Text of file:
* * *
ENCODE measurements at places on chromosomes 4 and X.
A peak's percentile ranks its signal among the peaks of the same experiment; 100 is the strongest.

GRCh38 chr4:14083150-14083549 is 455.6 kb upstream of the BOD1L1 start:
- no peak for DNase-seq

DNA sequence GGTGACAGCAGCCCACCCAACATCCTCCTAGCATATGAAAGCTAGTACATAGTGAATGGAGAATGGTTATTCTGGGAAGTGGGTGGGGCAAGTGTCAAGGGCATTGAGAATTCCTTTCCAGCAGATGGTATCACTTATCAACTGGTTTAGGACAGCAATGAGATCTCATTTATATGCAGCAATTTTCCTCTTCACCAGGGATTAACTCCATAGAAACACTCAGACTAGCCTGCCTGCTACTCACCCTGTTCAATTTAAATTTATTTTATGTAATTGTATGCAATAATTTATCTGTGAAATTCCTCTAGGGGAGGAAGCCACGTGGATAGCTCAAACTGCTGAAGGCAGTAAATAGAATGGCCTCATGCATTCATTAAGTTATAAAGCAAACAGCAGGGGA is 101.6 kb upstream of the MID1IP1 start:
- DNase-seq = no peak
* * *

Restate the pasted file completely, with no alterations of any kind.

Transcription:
ENCODE measurements at places on chromosomes 4 and X.
A peak's percentile ranks its signal among the peaks of the same experiment; 100 is the strongest.

GRCh38 chr4:14083150-14083549 is 455.6 kb upstream of the BOD1L1 start:
- no peak for DNase-seq

DNA sequence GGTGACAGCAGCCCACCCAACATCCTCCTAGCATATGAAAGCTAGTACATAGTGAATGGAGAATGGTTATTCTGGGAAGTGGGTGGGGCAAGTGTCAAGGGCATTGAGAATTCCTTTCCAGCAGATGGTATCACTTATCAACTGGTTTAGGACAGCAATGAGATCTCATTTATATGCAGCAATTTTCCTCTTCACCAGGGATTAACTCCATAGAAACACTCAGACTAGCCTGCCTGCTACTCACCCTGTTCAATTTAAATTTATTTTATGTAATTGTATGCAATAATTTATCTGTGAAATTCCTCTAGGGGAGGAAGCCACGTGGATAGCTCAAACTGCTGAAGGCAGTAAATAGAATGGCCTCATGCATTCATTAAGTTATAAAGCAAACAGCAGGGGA is 101.6 kb upstream of the MID1IP1 start:
- DNase-seq = no peak